In terms of numerical setup, the ATAL model uses the optimal configuration of the ADCIRC model for global simulations (Luettich et al. 1991) with a time step of 1 s, a spatially varying Manning friction coefficient (Holland 1998), no tidal forcing, no wind forcing, and a 3-min (for the Baseline simulation) pressure forcing adding the Lamb wave oscillations from the TIGAR model to the 1,013 hPa uniform background pressure. In its actual configuration, the ATAL model runs on 400 CPUs (i.e., subdomains) and produces 1 day of simulation in 2 h of computation on the European Centre for Medium-Range Weather Forecasts (ECMWF) High-Performance Computing (HPC) facilities.

Observations and ATAL model evaluation.

The ATAL model evaluation is performed, for the sea levels only, over a period of 5 days after the Hunga eruption. First, the 1-min sea level data at 86 worldwide tide gauge stations are extracted from the Intergovernmental Oceanographic Commission Sea Level Station Monitoring Facility (VLIZ 2022). At each of the 86 stations, the high-frequency signal (i.e., mostly the tsunami and meteotsunami waves and the local processes such as harbor resonance) is obtained by using a 2-h Kaiser–Bessel filter on the quality-checked observational data. Second, the 3-min sea level outputs of the Baseline simulation are extracted at the closest mesh node from the 86 station locations and the 1-min measurements are resampled to 3-min. The evaluation of the sea level heights is thus performed for 86 observation–model pairs of 2,401-point long records including potentially missing data. Third, for the comparison of the times of the maximum, the model and observation maximum sea levels and associated times are extracted for the entire 5-day period at each of the 86 stations. The evaluation is thus only performed for 86 observation–model pairs of “arrival” times. Then, as both tsunami and meteotsunami waves were generated after the eruption and no straightforward method can easily differentiate them in the observations, the tide gauge stations are separated in two groups: (i) the “tsunami and meteotsunami” group, including 43 stations mostly located in the Pacific Ocean, and (ii) the “meteotsunami only” group, including the 43 remaining locations where no tsunami impact was recorded. Finally, as this process-oriented study focuses more on the general reproduction of the Lamb wave–driven meteotsunami waves at the planetary scale than the precise reproduction of the extreme sea levels and their timing at a precise location, quantile–quantile plots are used for the ATAL model evaluation for the two groups of stations.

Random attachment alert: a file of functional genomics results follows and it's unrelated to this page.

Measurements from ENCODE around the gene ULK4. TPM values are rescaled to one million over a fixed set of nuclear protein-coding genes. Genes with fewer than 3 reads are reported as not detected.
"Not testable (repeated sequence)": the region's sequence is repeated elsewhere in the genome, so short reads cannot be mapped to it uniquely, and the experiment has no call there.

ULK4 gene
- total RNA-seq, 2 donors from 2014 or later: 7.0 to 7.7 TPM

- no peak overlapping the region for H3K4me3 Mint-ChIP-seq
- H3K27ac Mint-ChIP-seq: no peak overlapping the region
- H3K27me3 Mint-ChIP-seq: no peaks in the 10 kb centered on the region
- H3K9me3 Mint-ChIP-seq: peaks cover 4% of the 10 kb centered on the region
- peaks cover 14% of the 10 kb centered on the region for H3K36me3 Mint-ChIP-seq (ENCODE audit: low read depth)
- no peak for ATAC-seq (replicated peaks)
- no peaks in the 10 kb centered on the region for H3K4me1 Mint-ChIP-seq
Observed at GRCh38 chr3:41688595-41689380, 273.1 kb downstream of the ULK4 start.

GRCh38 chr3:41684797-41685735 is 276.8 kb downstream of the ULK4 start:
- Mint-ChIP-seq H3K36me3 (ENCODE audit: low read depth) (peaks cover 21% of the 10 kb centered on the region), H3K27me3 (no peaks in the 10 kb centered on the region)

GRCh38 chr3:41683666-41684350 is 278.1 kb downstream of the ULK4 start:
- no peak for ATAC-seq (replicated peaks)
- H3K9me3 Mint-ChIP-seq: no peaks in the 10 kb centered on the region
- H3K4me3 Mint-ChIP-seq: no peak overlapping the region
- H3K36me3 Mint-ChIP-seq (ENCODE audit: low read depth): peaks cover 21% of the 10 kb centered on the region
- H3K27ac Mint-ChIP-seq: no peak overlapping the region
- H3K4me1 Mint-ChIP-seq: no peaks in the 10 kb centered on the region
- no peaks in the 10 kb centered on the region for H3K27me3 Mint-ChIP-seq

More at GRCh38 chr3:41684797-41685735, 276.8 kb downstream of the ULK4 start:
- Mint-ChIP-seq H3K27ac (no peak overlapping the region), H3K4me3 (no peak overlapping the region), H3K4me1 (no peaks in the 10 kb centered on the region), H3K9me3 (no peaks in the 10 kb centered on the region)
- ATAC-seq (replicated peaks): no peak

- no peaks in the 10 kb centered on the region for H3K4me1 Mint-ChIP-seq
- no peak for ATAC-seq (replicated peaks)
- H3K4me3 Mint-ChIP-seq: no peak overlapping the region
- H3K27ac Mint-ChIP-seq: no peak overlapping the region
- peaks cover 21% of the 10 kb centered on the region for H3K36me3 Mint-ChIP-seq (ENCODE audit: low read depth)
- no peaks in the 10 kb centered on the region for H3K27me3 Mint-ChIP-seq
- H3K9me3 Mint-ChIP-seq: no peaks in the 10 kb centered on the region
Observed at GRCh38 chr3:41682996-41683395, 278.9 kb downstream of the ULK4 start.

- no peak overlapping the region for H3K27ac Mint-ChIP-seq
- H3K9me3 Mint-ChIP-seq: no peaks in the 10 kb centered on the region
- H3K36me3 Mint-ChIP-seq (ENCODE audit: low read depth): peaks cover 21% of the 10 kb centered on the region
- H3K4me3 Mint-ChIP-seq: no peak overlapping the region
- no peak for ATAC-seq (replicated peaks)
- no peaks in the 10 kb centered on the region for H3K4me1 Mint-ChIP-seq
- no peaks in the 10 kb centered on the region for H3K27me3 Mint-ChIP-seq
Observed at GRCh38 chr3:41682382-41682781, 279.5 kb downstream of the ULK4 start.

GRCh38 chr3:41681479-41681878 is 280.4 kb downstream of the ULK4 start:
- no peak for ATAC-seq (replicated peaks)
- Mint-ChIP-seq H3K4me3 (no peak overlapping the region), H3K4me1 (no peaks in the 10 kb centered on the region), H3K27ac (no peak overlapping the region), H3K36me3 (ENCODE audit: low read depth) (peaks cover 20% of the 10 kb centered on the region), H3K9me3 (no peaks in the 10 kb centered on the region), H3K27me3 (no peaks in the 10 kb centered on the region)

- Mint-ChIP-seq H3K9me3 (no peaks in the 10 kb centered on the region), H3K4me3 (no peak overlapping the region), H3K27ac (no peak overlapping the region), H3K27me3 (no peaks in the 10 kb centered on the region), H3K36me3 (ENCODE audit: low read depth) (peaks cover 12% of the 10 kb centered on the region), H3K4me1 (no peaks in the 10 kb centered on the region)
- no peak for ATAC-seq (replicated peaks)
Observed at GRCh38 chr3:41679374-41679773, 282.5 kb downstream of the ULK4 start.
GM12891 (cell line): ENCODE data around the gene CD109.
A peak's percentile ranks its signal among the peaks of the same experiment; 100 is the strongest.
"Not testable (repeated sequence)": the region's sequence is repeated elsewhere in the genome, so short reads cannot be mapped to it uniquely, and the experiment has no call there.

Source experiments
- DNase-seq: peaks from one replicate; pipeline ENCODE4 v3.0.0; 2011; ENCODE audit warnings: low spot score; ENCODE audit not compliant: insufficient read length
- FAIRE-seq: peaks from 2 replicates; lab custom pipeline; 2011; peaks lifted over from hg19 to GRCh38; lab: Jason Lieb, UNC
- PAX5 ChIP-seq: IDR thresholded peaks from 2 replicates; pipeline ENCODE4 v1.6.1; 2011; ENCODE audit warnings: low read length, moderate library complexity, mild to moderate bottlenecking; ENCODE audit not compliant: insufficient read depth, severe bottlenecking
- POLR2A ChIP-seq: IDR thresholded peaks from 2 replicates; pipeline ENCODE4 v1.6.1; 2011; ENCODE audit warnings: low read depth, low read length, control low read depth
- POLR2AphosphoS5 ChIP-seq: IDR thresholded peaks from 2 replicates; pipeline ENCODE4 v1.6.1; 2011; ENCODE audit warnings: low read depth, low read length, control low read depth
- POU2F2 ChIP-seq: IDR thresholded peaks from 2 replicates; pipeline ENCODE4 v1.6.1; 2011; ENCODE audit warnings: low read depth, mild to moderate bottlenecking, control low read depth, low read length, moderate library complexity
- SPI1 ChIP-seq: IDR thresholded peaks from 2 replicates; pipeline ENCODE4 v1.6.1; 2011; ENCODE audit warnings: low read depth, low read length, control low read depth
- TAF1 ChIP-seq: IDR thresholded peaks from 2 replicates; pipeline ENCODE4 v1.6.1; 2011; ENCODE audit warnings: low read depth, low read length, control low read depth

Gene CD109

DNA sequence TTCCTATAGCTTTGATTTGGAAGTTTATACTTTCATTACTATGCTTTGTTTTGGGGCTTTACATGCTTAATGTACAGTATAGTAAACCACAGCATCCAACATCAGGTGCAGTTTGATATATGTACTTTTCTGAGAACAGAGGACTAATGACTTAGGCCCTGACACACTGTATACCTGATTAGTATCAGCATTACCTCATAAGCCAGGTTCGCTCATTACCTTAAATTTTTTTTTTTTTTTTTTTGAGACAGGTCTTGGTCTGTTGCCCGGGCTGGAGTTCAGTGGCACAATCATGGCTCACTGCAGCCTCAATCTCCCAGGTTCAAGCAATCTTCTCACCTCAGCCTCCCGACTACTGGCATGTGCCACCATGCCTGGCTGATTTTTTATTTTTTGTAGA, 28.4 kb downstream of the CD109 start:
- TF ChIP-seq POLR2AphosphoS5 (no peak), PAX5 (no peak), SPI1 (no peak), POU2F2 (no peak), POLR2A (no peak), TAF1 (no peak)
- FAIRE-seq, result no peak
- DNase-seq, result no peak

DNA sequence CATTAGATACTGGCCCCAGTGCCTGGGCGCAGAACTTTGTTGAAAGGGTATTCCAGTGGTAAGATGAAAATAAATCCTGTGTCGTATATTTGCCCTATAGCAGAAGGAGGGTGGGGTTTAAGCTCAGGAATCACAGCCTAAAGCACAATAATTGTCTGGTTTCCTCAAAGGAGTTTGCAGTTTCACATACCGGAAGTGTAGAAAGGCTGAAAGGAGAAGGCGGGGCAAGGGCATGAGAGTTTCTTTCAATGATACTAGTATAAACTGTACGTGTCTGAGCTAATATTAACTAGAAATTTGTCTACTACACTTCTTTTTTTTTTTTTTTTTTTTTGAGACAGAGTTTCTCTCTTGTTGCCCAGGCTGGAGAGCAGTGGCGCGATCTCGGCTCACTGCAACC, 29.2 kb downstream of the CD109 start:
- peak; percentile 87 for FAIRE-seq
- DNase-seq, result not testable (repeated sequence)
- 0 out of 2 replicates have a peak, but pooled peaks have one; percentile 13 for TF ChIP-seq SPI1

Extreme sea level analysis.

The outputs of the ATAL model analyzed in this study are (i) the 3-min sea levels for Baseline simulation and simulation A as well as the 4.5-min sea levels for simulation P, only used to produce the animations presented in Movies S1 and S2, and (ii) the maximum sea levels automatically computed at every time step and obtained after 2 days of simulation. The maximum sea levels are analyzed (i) spatially over the entire ATAL domain and (ii) for the ATAL mesh nodes only located along the coastline (referred as meteotsunami surges). The percentages of meteotsunami surge occurrences above 1.00 m are calculated as the ratio between the number of coastal mesh nodes fulfilling the criteria and the total number of coastal mesh nodes multiplied by 100%. The percentages of Froude coverage are calculated as the ratio between the sum of the areas of each mesh element with three mesh nodes fulfilling the criteria and the sum of the areas of all mesh elements multiplied by 100%.